Commensalism relationship in redwood forest

Coral Root: Parasite in the Redwood Forest — Our City Forest

commensalism relationship in redwood forest

The rooting redwood mushrooms lives under the coastal redwood and helps with the forest health by supplying nutrients for the nutrient cycle. Mutualism is symbiosis that is beneficial to both organisms involved. An example of mutualism in a boreal forest/taiga biome is when bees fly from plant to plant. Coral Root: Parasite in the Redwood Forest any fungi, they feed on mycorrhizae, the symbiotic fungi that enhance the growth of woody plants. Put the two together and you have the ingredients for a parasitic relationship.

Today we have another guest post from Chad! I had great fun editing and expanding this post and I hope you enjoy it too.

Coral Root: Parasite in the Redwood Forest

Ancient sequoias bear burn scars from a recent fire. The call of birds and the buzzing of insects are muted among the pillars and ferns.

commensalism relationship in redwood forest

An orchid grows inconspicuously in the shadowed underbrush. Leafless, striped white and blood-red, the orchid grows in rows of flower-bearing spikes.

Examples of Commensalism

By pverdonk CC 2. There were around 20 flowers going all the way up the spike. The orchid family, Orchidaceae is enormous, containing 28, species.

What is an example of commensalism in the redwood forest

The species count does not include theor so cultivars that have been bred by humans. California has only 31 native orchids most of them live in the tropics. Using The Power of the Internet I set out to discover the identity of the mystery plant. My first instinct, that it was, in fact, an orchid, was right.

commensalism relationship in redwood forest

Our mystery plant is Corallorhiza striatathe striped coralroot. References They've Got Connections Though the coast redwood is not affected severely by any sort of diseases, recent studies show the pathogen Phytophthora ramorum, or Sudden Oak Deathis now known to have an effect on Sequoia sempervirens, along with more than three dozen other plant species in California.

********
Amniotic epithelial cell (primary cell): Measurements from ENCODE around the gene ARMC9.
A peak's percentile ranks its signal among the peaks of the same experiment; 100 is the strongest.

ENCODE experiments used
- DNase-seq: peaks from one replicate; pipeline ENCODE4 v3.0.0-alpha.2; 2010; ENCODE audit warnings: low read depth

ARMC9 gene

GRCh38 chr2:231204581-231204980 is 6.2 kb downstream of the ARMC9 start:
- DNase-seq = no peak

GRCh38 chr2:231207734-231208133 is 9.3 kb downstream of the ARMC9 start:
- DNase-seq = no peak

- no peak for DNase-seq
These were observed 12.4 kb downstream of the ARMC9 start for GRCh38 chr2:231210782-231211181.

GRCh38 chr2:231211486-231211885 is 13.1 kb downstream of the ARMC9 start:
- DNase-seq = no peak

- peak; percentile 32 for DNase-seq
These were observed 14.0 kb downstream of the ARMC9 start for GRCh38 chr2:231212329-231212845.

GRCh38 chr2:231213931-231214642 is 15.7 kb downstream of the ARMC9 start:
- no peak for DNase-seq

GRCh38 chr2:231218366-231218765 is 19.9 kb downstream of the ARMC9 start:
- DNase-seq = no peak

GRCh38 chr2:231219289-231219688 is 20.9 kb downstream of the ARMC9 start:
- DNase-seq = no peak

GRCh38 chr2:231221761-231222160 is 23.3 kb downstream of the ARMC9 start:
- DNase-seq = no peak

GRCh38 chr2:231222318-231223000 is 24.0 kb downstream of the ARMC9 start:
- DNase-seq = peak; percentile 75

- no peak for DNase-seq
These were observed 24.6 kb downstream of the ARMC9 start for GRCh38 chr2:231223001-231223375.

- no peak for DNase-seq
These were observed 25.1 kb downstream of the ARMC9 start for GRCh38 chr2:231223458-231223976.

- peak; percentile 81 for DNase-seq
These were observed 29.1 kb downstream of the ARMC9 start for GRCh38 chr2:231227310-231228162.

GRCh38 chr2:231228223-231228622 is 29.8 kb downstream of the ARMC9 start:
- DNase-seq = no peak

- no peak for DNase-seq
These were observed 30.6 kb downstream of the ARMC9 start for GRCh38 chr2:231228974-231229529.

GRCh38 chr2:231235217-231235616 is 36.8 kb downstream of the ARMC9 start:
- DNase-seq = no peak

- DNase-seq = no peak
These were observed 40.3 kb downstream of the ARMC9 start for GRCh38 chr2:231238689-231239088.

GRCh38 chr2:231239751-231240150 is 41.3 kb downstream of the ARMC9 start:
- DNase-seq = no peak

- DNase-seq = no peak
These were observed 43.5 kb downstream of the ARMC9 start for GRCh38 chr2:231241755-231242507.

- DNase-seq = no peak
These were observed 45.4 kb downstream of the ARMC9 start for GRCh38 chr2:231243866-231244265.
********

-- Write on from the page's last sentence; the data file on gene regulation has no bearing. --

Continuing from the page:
commensalism relationship in redwood forest

Luckily though, there is still no evidence that mature redwoods are harmed by the pathogen. Phytophthora ramorum is a parasitic water mold that has a wide range of hosts among native California plants.

Symbiosis in the Forest

Even if redwood seedlings and sprouts are affected, the possibility that mature redwoods could show resistance to infection still remains. Even if further research specifies that redwoods are not significantly affected by Sudden Oak Death, the disease still creates a major threat to the ecosystem of the coast redwood. The most vulnerable species, tanoak, is a very common tree in the southern range of the redwood forest that several animals depend on for food and shelter.

The death of these trees could potentially put the forest at risk through loss of food and habitat, and thus could raise the total amount of combustible material in the area, resulting in more severe fires that could kill larger redwoods and Douglas firs. As mentioned in the earlier section, Adaptationsredwoods have no insects that cause serious damage. However, several insects are found living on the redwood. These include a flatheaded twig borer and girdler, two redwood bark beetles, and the sequoia pitch moth.

When growing with other species of trees, redwoods are usually the dominant tree. Although this is true, it is generally mixed with other conifers and broad-leaf trees.

commensalism relationship in redwood forest

Douglas fir can occupy dominant and co-dominant positions along with the redwood, competing with them for height. Common species of trees on the coastal side of the redwoods include grand fir, western hemlock, and Sitka spruce.

The Sitka spruce outcompete the redwoods in these areas because they are able to endure salty conditions. These trees assist the redwoods by shielding them from salt and wind. Other conifers found mixed with the redwoods include Gowen cypress and various species of pine.

They've Got Connections...

The two most common hardwoods in the redwood areas are tanoak and Pacific madrone. The tanoak grows far beneath the towering redwoods, where its seedlings can tolerate shade better than redwoods. In addition, their acorns establish themselves on the forest floor more efficiently than the seeds of most trees. Other hardwoods found with redwood are vine maple, bigleaf maple, red alder, giant chinkapin, Oregon ash, Pacific bayberry, Oregon white oak, cascara buckthorn, willows, and California-laurel.